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     Scottish CND     magazine


Trident Convoy stopped on site of Hadrians Wall

On a cold damp Wednesday morning in February the Trident convoy began to leave from its overnight stop at Albemarle barracks near Newcastle, bound for Scotland. Jimmy and his Reliant Robin were round at the back in the usual place accompanied by base security, otherwise all seemed quiet.

Just as the convoy was leaving the gates a few protesters appeared at the junction with the main road road so there was a brief hold up whilst a handful of extra MoD police were sent to join them. The convoy began to slowly rumble onto the road past the waiting queue of traffic and from behind a van appeared more protesters... and more.... and more.

Others came from the opposite direction, drums were beating, Saltires were flying in the wind, there were whoops and shouts as people climbed on, under and into the convoy. The few MoD plods around panicked a bit, arrested a few people and then walked around with them, not daring to let them go and now not able to anything about the rest of the hordes having climbing practice on the warhead carriers. More MoD plods arrived from the base but as soon as they removed someone from the top of the vehicles, another agile soul took their place.

The police were quite fast in removing the quick drying cement from the windscreen of the front vehicle, only to discover that the Faslane Peace Camper on top was attached by the neck with a D-lock. After trying to haul another Faslanee out from under the cab they realised his neck was also D-locked to some convenient bit of solid military metal!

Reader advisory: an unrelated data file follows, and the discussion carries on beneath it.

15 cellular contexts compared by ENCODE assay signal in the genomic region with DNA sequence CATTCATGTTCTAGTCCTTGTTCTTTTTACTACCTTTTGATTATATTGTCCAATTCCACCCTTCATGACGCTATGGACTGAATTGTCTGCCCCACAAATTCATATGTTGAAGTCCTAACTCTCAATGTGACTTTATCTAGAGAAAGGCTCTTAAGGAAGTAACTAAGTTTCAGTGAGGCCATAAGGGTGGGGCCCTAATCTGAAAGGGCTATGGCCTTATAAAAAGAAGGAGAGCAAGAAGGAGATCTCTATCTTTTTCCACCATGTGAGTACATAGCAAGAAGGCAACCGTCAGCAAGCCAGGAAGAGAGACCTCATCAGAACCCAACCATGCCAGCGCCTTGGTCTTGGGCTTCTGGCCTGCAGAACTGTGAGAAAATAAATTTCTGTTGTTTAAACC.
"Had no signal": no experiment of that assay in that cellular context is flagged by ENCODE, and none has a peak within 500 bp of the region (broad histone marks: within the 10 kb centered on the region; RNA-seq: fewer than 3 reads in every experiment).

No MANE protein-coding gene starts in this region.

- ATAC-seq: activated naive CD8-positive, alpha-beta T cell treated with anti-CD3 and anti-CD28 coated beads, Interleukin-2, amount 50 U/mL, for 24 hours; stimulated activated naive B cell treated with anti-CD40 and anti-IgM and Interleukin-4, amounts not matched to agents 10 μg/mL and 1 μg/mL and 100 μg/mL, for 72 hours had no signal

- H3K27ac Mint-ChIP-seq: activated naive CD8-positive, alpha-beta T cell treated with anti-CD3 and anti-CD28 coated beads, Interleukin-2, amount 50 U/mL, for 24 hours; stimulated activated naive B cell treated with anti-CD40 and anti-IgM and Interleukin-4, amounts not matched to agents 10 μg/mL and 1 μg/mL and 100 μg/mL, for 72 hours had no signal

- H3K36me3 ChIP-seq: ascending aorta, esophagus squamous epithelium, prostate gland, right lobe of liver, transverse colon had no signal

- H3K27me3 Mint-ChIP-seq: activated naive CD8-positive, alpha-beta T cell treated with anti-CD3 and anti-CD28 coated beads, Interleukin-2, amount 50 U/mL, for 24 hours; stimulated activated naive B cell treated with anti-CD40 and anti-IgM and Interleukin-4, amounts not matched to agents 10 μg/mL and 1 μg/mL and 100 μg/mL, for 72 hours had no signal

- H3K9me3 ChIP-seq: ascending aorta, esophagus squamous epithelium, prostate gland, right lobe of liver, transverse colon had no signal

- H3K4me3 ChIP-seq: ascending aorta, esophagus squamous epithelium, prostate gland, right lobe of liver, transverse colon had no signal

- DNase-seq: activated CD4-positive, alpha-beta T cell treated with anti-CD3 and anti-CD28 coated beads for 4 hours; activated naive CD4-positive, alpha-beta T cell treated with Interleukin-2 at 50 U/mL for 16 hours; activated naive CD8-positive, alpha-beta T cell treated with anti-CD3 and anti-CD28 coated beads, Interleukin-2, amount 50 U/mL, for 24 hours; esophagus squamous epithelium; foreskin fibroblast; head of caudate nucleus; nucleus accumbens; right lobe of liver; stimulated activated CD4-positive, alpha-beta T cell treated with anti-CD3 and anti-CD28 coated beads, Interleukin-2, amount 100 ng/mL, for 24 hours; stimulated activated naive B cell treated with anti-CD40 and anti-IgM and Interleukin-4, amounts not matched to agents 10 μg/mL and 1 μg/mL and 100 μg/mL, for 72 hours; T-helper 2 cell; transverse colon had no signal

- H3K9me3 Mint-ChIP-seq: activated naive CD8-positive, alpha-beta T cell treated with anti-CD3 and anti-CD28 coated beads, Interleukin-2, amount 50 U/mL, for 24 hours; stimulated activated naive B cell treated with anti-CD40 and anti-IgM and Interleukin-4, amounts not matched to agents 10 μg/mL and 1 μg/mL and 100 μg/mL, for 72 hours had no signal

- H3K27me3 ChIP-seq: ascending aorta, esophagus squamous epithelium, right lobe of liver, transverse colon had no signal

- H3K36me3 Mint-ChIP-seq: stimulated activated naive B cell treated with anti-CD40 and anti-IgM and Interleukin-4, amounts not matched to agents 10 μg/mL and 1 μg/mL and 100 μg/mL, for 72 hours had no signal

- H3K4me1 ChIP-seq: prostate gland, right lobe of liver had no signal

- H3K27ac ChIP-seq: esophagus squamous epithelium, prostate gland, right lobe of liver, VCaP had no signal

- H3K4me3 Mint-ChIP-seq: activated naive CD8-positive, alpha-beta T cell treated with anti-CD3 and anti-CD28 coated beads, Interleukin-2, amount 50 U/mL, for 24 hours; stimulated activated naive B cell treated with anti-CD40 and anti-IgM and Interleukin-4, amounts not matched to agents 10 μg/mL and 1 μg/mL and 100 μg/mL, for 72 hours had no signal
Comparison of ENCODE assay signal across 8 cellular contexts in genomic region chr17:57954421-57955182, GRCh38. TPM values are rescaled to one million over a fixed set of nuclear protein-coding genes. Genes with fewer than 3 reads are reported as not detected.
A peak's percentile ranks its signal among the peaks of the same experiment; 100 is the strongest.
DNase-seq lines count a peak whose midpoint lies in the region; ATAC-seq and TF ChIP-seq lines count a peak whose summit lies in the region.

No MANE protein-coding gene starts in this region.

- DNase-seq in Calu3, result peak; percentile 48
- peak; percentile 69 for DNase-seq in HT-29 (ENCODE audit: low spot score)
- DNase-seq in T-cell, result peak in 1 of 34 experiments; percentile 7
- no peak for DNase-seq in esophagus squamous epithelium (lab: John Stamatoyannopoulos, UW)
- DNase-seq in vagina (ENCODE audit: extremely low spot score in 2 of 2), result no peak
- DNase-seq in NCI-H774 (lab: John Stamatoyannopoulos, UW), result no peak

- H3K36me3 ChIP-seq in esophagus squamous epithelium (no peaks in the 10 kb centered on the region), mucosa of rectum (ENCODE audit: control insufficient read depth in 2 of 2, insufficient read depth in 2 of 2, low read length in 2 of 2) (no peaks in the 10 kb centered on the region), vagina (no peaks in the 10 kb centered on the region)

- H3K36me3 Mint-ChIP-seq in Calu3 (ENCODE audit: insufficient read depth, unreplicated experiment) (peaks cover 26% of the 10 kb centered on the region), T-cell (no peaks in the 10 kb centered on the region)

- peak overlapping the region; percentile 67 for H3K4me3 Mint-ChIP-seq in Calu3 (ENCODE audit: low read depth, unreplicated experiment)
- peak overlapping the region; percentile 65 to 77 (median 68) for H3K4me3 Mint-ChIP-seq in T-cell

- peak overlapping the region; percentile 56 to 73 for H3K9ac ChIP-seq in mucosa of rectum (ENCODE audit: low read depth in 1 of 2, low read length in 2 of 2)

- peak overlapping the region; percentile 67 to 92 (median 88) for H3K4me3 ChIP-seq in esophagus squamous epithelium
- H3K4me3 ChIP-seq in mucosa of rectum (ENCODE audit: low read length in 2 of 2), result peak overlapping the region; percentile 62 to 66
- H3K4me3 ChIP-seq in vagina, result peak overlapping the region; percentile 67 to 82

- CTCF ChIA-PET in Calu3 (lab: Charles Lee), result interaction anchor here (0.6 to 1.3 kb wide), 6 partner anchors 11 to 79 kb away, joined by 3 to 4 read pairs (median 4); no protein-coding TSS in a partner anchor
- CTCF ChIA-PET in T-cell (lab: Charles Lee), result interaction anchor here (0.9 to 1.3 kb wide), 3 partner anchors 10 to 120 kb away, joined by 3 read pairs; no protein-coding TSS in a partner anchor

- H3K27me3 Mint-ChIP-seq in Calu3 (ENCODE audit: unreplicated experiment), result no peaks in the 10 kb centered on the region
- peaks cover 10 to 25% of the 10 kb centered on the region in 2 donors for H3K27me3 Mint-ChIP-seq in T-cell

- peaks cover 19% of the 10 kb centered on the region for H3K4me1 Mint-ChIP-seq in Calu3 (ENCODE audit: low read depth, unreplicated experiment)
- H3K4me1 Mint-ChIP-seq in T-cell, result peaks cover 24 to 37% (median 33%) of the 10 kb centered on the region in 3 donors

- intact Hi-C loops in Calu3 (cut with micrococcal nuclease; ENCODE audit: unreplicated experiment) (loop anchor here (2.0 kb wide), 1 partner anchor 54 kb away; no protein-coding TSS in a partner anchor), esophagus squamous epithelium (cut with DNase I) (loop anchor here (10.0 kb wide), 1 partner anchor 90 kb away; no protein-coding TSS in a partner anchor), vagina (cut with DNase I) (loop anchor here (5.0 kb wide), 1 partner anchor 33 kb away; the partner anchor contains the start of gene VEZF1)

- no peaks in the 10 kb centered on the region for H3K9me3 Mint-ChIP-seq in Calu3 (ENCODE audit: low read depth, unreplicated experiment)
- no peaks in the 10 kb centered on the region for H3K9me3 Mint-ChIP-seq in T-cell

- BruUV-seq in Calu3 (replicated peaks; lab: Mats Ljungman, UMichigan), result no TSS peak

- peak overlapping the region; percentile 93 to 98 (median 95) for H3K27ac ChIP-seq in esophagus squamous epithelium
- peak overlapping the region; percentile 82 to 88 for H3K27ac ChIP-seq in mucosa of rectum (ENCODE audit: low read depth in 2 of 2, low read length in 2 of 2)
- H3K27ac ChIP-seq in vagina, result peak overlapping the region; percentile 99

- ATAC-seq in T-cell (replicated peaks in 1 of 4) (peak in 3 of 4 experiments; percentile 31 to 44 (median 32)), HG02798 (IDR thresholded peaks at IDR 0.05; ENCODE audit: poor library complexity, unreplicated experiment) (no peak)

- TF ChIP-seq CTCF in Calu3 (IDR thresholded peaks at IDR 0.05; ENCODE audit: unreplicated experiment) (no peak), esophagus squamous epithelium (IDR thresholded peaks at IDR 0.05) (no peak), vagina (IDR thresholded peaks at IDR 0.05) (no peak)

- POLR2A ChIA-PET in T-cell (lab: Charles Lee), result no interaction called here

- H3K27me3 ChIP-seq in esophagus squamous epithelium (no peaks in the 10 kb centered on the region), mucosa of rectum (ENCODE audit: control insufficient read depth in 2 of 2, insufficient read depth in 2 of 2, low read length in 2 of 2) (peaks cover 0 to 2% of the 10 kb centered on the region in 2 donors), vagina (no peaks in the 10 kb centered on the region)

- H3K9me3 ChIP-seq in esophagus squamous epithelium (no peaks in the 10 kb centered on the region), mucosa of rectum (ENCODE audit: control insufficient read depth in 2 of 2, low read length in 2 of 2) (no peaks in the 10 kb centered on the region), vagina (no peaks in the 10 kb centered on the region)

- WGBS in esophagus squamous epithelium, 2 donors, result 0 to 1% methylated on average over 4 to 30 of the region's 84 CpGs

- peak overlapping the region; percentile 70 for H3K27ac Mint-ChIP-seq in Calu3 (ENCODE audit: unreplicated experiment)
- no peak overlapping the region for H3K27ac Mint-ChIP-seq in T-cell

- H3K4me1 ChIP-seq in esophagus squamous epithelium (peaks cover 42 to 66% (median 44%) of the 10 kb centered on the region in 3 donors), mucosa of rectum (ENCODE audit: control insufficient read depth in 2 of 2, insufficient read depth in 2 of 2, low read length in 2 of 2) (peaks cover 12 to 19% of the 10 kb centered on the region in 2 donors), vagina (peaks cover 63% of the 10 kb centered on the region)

Other Nukewatchers were wedged into various nooks and crannies on the rest of the vehicles. It became clear that the convoy was going nowhere until they had got the hydraulic cutting gear from somewhere and large numbers of reinforcements.

The media including two TV crews arrived just as we were announcing the breaking of our previous record of one hours hold up. In fact it was a full two hours before the vehicles were all cleared and checked over and started to move again by which time interviews were given, films and video footage exchanged.

The publicity was better than we hoped for: the painted faces, the tartan, the drums and the saltires got over our message that Scotland does NOT want Trident. The comparisons with Braveheart were not welcomed by some, but it certainly did get the convoy into the news.

Jane Tallents Scottish CND      magazine